Otherwise, it sounds quite typical to me in terms of how reviews are distributed in my field (exactly the same actually, as my last paper and one my partner recently dealt with) and the way the #$%! editor handled it.

In our field, we would write a long (read: longer than the original paper), forceful response to the editor detailing how your stuff is not just equal to but better than that of reviewer #3's own work. Of course, in our field, reviewer #3 would NEVER sign his/her name, so instead we would compare our work to examples previously published in the same journal. This usually works, especially if you also make some effort to address the other, more reasonable, comments.

Good luck with this. If it hadn't taken a year, it would be obvious. Given the lag time, though, I'd be cautious about bothering with these people even for this paper. Shameful unprofessionalism. But maybe they're going out of business anyway, when all publishing goes to internet peer review with no editors (let's hope).

Rebizman said...

Although it wasn't a scientific paper, I wrote a magazine article and didn't hear back for a year- when I received a letter from a different publication accepting it (this publication bought the first one). A year after that I received a check from a third publication (which bought the assets of the first). It took me another year to find a copy of the magazine that published it. It was my first sale, and an interesting lesson in publishing.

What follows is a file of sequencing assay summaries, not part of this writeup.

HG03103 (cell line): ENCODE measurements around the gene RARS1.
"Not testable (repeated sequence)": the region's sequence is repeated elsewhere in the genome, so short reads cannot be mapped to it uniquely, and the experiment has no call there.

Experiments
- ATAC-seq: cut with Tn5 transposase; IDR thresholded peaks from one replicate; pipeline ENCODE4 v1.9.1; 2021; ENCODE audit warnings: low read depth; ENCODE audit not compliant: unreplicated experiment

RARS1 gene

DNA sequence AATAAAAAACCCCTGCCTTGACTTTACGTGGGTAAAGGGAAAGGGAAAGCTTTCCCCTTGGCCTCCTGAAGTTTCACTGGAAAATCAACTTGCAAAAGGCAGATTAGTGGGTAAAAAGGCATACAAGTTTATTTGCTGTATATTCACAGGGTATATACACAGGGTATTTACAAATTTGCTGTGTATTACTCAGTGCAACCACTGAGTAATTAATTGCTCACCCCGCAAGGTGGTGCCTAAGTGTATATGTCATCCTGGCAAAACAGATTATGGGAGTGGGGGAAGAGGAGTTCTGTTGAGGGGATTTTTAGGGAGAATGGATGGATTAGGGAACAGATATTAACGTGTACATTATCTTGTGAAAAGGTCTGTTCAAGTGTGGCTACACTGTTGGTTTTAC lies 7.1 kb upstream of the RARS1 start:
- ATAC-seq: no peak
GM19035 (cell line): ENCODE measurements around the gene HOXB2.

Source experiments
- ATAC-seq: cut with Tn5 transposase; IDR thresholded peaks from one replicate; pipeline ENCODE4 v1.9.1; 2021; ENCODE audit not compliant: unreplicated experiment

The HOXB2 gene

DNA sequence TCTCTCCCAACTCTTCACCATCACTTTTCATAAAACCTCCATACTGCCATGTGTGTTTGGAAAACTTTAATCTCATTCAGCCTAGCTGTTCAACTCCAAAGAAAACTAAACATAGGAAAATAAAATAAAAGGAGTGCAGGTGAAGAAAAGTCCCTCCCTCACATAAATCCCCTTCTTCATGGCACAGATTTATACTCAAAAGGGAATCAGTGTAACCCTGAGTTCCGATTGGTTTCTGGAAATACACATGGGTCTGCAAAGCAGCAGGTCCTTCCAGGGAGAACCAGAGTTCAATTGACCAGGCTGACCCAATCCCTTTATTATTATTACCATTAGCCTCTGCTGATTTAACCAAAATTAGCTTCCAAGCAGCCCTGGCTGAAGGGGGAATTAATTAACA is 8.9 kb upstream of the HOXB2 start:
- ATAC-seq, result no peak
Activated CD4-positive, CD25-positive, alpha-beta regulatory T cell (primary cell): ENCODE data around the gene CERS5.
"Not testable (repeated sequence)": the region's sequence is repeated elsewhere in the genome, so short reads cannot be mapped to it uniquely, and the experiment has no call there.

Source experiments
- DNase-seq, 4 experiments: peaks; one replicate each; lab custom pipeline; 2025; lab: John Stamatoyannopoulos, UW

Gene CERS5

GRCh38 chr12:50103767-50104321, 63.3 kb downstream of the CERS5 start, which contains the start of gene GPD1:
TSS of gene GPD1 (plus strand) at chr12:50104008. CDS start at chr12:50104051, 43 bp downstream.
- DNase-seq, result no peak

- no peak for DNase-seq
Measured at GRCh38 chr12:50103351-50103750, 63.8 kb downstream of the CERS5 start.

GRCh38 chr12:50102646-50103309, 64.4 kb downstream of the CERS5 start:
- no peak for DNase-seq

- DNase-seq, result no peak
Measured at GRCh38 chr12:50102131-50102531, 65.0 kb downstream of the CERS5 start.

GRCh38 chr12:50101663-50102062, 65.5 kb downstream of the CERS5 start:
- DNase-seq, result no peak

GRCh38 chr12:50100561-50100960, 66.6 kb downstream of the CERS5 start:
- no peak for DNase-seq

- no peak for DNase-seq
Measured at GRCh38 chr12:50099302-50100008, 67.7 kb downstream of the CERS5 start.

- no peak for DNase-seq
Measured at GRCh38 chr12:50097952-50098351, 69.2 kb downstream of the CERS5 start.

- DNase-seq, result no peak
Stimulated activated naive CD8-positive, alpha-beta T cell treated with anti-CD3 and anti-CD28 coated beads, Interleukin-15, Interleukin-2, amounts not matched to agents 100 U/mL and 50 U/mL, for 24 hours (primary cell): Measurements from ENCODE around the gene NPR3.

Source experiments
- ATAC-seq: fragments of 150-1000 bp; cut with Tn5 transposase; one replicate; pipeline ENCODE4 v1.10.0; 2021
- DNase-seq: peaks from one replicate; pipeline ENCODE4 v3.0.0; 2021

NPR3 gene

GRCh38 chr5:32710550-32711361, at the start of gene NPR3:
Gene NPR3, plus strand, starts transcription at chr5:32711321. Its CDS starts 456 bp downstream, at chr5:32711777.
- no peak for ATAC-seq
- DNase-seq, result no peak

Anonymous said...

I got my reviews back and the authors did not at all understand about my paper, and the editor agreed with the reviewers-although one reviewer said publish with revision. This is simply because the misinterpretation of one word and I accept it is my oversight. So I was yelled at by my boss for putting his name down and saying that I will get my PhD in a year and he has no time to bby sit me (I am a female student) and I accepted it more of it as my fault as I am a student. But I did not take it personally. Next time, I will question every detail in the paper...and will consider to send to another journal. As I am not a chemist, the journal I sent to is not my best shot as most chemistry related work are sent there and that the work might not be relevant to the journal. But it is scary when my boss said that he has no time to bby sit me and that it is entirely my fault (in a paper for 7 authors). So I guess it is :)